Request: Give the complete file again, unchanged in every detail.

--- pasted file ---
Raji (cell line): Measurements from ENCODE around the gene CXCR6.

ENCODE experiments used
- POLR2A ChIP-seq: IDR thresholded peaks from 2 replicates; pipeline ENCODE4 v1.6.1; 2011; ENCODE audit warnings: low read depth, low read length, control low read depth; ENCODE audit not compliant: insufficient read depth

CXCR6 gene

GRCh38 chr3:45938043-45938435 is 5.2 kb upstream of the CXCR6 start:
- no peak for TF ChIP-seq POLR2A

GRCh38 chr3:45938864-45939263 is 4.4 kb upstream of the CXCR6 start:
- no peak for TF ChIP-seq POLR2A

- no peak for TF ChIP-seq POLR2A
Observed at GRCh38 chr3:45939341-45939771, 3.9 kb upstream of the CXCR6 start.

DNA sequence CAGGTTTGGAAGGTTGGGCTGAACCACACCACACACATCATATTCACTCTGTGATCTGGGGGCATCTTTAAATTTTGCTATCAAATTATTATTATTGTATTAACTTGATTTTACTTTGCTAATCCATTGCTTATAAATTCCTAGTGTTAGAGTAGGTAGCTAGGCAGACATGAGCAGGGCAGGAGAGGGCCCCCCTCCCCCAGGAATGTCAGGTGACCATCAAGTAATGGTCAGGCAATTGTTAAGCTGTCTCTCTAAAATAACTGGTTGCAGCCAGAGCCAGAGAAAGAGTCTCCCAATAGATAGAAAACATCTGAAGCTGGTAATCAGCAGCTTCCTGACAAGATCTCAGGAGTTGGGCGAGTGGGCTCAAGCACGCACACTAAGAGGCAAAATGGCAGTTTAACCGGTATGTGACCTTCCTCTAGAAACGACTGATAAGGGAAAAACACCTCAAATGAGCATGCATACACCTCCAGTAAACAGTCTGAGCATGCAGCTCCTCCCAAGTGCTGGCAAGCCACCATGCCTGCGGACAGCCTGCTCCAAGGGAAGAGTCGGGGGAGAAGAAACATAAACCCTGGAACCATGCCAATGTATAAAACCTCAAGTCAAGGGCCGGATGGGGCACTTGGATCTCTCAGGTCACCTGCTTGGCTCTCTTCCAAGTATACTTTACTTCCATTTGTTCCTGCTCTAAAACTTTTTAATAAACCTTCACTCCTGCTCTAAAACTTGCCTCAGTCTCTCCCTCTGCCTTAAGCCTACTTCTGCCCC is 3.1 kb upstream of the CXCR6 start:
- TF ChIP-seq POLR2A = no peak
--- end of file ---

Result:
Raji (cell line): Measurements from ENCODE around the gene CXCR6.

ENCODE experiments used
- POLR2A ChIP-seq: IDR thresholded peaks from 2 replicates; pipeline ENCODE4 v1.6.1; 2011; ENCODE audit warnings: low read depth, low read length, control low read depth; ENCODE audit not compliant: insufficient read depth

CXCR6 gene

GRCh38 chr3:45938043-45938435 is 5.2 kb upstream of the CXCR6 start:
- no peak for TF ChIP-seq POLR2A

GRCh38 chr3:45938864-45939263 is 4.4 kb upstream of the CXCR6 start:
- no peak for TF ChIP-seq POLR2A

- no peak for TF ChIP-seq POLR2A
Observed at GRCh38 chr3:45939341-45939771, 3.9 kb upstream of the CXCR6 start.

DNA sequence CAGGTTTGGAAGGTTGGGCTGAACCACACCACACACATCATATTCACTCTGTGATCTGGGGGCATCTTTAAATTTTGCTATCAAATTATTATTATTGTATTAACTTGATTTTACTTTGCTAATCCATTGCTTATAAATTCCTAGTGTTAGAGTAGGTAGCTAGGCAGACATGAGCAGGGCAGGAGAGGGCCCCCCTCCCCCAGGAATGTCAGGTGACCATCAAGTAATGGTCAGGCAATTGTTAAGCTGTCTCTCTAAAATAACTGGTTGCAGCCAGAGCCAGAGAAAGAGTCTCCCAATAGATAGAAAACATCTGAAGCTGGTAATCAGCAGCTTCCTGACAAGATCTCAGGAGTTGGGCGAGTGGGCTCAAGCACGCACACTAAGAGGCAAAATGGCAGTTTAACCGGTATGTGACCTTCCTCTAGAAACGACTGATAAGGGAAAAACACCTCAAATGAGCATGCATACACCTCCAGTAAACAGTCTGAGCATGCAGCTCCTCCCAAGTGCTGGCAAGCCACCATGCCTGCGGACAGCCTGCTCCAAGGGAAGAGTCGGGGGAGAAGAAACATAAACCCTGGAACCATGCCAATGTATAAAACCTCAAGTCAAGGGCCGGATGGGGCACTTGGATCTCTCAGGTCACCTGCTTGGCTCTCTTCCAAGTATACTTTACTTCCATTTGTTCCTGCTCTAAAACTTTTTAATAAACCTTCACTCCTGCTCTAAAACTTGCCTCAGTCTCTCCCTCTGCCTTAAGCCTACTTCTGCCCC is 3.1 kb upstream of the CXCR6 start:
- TF ChIP-seq POLR2A = no peak